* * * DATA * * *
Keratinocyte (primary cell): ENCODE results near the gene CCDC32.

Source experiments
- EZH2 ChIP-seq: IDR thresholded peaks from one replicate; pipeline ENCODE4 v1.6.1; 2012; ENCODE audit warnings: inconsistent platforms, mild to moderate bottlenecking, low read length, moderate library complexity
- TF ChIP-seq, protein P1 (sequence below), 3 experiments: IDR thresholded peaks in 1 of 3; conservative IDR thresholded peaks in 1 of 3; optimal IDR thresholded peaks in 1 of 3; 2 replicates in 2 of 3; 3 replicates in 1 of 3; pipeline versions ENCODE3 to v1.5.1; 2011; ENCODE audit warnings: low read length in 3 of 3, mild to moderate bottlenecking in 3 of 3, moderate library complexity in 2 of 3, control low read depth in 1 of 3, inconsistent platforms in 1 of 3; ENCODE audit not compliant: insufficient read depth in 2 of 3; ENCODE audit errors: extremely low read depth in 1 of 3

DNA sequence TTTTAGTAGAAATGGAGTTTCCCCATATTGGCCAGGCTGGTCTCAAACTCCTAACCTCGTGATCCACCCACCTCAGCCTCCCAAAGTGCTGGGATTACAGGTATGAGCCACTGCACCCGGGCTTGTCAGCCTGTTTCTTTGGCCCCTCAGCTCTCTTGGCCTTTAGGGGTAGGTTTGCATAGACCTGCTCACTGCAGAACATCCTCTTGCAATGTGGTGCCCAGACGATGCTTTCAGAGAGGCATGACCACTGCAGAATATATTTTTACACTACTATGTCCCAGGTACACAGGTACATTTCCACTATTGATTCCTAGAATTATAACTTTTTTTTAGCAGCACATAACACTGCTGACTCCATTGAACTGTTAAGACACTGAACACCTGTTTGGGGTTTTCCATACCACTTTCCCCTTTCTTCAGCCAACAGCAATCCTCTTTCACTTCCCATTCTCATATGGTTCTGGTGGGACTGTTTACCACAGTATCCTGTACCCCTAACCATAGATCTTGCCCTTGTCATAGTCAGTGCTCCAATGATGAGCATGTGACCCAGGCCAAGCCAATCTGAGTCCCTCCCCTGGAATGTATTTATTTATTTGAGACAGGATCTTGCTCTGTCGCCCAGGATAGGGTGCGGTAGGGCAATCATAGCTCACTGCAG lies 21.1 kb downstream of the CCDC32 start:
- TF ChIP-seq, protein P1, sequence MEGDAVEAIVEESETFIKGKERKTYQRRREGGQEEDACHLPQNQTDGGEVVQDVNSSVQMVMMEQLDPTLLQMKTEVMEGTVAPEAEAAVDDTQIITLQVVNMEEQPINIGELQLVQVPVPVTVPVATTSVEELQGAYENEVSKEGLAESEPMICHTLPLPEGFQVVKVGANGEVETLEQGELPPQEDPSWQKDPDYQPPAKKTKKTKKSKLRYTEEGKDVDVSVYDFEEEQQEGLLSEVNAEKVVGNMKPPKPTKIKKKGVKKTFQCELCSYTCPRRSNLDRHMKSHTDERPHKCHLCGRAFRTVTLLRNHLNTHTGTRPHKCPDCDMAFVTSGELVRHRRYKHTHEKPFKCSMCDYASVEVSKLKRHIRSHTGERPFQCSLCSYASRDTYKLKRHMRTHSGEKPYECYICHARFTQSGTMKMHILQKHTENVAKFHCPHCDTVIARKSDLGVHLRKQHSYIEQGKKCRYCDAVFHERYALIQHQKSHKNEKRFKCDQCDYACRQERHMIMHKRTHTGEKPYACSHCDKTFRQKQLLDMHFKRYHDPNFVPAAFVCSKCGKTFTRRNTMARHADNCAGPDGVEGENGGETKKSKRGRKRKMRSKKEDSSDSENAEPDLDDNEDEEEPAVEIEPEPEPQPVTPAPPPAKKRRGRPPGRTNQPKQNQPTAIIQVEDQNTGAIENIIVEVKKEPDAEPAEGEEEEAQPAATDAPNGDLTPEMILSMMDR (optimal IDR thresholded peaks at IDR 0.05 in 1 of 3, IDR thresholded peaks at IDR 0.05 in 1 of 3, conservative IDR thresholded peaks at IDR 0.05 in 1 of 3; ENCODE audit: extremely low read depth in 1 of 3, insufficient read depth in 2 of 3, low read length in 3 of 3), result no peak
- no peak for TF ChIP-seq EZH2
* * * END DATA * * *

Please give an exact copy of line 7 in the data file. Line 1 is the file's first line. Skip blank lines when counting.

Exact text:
- no peak for TF ChIP-seq EZH2